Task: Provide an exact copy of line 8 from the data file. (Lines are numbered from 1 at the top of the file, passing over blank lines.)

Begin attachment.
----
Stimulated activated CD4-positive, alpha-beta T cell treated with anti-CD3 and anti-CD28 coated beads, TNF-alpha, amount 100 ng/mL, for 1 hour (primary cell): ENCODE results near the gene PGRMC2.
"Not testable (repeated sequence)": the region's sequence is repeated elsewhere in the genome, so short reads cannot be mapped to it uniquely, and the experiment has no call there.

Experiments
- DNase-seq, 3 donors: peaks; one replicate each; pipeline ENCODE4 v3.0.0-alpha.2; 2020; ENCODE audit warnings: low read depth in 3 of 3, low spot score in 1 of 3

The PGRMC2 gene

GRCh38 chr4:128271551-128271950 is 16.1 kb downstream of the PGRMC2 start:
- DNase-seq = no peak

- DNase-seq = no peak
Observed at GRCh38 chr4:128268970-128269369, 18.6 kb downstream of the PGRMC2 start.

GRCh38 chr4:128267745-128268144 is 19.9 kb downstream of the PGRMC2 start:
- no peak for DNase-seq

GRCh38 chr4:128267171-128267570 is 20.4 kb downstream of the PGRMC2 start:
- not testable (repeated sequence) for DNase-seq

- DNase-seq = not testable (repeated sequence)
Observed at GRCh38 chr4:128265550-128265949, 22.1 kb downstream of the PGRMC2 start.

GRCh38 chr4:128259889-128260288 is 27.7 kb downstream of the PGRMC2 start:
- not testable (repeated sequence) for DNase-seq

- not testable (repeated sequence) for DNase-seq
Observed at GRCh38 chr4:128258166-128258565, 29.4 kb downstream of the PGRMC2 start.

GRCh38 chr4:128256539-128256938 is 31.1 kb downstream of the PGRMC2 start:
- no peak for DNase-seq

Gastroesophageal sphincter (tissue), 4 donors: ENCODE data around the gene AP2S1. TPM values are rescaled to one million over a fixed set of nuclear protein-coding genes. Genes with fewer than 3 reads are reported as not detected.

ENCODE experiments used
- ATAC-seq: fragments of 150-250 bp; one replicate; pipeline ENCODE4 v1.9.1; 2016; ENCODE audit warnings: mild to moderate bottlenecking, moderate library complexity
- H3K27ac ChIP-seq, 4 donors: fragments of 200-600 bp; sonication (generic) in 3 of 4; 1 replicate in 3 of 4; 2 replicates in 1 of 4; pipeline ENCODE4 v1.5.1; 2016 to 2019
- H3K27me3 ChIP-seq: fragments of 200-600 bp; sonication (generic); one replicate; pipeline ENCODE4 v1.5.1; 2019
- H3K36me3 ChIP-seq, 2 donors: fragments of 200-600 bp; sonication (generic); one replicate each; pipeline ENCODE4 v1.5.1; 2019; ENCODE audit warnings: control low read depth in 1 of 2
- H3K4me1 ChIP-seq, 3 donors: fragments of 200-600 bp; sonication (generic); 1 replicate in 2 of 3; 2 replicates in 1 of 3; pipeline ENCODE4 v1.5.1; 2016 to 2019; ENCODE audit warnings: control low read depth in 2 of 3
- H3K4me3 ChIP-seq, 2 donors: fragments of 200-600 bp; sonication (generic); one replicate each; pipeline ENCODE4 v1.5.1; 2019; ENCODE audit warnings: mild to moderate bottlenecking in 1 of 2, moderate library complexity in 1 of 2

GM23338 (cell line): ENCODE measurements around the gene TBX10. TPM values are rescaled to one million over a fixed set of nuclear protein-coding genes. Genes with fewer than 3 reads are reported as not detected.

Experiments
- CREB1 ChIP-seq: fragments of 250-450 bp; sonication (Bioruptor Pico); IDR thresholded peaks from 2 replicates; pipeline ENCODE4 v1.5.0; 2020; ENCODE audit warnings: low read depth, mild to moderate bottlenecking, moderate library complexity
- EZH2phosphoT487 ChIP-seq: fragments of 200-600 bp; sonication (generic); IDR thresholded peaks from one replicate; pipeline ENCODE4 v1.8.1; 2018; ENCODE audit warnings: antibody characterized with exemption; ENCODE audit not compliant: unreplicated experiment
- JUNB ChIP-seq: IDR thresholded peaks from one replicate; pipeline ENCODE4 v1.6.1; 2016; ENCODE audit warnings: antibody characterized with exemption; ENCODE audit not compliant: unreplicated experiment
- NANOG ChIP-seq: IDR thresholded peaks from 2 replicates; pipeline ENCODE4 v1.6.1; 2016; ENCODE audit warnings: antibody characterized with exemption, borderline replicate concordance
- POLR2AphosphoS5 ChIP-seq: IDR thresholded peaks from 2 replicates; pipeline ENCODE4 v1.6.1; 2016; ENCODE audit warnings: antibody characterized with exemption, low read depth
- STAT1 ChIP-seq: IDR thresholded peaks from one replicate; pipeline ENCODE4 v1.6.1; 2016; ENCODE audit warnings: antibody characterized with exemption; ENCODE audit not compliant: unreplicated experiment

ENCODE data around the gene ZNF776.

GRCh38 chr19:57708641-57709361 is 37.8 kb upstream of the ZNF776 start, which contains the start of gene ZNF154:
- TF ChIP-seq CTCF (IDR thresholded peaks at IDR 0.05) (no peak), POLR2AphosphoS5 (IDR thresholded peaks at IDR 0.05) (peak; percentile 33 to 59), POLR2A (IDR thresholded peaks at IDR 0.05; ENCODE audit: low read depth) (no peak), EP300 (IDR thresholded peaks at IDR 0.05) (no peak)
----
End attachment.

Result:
- DNase-seq = no peak